Factory equipment such as transport trolleys, material supply racks on castors and flow racks with roller conveyors is created in CIP workshops. A solution such as the Lean Production Building Kit System from item is ideal for this.

Nowadays, for instance, using CIP for office organisation is also common practice. However, our focus here is on traditional CIP in production, which is at the heart of lean production. When it comes to continuous improvement, all production areas are ultimately considered. Continuous improvement is made in as many small steps as possible. A crucial aspect here is that the correct CIP mindset can only be established if it goes hand in hand with a positive attitude towards mistakes – in other words, errors should explicitly be regarded as an opportunity for improvement. Although perfection is something to strive for, it can never actually be achieved. Consequently, transparency, trust and leeway for staff are all vital features of a functional CIP culture. Special CIP workshops create the spatial and organisational basis needed for this. In these workshops, appropriate components are used to build factory equipment such as transport trolleys, material supply racks on castors and flow racks with roller conveyors. A solution such as the Lean Production Building Kit System from item is ideal for this. The Building Kit System centres on Profile Tube System D30, which boasts mechanically locked connections for a strong and lasting hold and extremely simple fastening technology.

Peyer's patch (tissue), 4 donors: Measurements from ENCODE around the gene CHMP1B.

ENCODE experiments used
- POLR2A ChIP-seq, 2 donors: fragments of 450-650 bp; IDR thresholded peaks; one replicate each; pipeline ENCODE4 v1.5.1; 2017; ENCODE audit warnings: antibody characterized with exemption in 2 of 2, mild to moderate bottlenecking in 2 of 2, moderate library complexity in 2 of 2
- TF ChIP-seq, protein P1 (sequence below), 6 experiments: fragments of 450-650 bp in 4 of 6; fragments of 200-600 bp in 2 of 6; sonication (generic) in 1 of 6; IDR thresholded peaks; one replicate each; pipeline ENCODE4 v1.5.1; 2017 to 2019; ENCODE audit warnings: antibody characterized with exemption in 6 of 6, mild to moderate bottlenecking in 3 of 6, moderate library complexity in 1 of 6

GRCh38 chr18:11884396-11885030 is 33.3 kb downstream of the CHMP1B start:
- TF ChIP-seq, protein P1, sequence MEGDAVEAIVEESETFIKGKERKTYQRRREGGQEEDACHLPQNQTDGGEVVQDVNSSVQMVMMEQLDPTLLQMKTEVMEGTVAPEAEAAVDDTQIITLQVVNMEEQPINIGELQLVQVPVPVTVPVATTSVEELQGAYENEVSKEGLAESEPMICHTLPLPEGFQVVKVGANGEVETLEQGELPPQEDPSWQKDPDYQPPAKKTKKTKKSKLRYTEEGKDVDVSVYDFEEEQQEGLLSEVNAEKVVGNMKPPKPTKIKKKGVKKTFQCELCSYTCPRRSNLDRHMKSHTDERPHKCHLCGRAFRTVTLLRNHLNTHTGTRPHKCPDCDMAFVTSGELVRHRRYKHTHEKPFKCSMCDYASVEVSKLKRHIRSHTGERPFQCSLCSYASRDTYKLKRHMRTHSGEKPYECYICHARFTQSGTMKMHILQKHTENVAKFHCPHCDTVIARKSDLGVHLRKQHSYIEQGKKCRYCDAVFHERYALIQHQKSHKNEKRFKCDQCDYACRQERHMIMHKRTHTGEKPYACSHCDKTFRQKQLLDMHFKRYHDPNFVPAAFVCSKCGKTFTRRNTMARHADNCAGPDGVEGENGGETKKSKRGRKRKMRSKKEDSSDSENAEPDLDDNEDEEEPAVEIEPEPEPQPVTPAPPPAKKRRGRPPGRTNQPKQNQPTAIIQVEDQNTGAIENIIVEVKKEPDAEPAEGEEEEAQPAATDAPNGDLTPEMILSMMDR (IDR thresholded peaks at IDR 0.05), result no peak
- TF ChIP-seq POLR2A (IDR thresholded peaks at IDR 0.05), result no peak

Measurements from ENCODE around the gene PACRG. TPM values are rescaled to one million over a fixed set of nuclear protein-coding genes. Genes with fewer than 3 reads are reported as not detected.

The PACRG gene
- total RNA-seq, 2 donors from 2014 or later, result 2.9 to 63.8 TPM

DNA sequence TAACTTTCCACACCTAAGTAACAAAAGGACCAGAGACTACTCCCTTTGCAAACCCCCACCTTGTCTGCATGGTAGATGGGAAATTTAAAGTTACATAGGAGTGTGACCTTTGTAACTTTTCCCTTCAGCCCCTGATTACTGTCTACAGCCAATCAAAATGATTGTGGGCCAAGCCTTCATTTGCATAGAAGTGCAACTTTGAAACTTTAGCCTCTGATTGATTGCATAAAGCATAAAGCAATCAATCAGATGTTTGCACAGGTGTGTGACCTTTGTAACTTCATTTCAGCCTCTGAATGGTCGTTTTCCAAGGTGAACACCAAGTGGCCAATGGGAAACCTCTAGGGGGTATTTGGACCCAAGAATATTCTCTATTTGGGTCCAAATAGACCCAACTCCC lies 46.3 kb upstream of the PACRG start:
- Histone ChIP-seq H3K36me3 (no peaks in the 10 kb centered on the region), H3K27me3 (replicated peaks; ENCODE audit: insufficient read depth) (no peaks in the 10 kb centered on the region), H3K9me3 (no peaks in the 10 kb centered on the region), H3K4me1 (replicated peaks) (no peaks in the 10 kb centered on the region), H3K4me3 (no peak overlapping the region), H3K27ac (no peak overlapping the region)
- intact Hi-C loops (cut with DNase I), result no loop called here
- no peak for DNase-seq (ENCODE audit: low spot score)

Lean, lean, lean – the principles of continuous improvement

Over the years, an extensive archive of knowledge about the principles of lean production has been built up on the item blog. This topic has proved highly popular with our readers right from the outset. We have been very happy to respond to this interest – and, of course, we continue to do so. Here you will find a selection of our blog posts about making targeted improvements to production.